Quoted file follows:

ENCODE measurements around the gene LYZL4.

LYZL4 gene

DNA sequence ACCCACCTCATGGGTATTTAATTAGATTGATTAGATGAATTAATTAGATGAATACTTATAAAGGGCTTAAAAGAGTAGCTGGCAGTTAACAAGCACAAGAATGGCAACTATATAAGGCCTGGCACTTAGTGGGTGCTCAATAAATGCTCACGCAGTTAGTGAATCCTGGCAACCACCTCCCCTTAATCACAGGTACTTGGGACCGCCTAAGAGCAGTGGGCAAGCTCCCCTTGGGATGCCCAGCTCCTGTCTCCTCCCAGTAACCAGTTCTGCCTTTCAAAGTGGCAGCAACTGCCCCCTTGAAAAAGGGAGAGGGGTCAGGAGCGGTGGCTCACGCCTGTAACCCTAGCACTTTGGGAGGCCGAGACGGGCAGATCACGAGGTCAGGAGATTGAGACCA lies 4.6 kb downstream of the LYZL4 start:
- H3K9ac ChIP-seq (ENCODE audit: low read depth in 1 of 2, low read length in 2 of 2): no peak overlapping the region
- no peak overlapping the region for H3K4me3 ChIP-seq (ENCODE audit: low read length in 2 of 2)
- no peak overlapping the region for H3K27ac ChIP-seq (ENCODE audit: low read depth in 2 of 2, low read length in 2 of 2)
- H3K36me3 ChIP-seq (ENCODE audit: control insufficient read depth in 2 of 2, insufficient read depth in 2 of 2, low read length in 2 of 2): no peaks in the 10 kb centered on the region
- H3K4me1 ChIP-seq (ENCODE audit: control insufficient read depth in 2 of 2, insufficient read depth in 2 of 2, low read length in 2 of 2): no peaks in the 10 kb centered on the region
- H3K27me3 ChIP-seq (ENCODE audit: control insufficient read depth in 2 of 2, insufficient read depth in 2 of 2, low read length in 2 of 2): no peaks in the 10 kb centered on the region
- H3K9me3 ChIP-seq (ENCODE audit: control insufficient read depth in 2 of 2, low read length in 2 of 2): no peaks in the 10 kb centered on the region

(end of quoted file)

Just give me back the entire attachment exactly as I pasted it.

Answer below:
ENCODE measurements around the gene LYZL4.

LYZL4 gene

DNA sequence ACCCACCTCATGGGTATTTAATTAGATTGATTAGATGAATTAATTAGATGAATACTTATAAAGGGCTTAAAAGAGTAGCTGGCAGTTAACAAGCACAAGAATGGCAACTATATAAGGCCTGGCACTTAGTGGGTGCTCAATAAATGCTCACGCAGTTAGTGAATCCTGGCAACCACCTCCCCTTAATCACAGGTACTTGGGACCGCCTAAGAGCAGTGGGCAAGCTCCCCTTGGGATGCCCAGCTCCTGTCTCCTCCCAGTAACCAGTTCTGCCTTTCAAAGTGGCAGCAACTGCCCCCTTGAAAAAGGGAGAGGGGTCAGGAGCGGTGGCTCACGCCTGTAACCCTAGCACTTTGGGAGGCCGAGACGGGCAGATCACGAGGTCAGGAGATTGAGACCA lies 4.6 kb downstream of the LYZL4 start:
- H3K9ac ChIP-seq (ENCODE audit: low read depth in 1 of 2, low read length in 2 of 2): no peak overlapping the region
- no peak overlapping the region for H3K4me3 ChIP-seq (ENCODE audit: low read length in 2 of 2)
- no peak overlapping the region for H3K27ac ChIP-seq (ENCODE audit: low read depth in 2 of 2, low read length in 2 of 2)
- H3K36me3 ChIP-seq (ENCODE audit: control insufficient read depth in 2 of 2, insufficient read depth in 2 of 2, low read length in 2 of 2): no peaks in the 10 kb centered on the region
- H3K4me1 ChIP-seq (ENCODE audit: control insufficient read depth in 2 of 2, insufficient read depth in 2 of 2, low read length in 2 of 2): no peaks in the 10 kb centered on the region
- H3K27me3 ChIP-seq (ENCODE audit: control insufficient read depth in 2 of 2, insufficient read depth in 2 of 2, low read length in 2 of 2): no peaks in the 10 kb centered on the region
- H3K9me3 ChIP-seq (ENCODE audit: control insufficient read depth in 2 of 2, low read length in 2 of 2): no peaks in the 10 kb centered on the region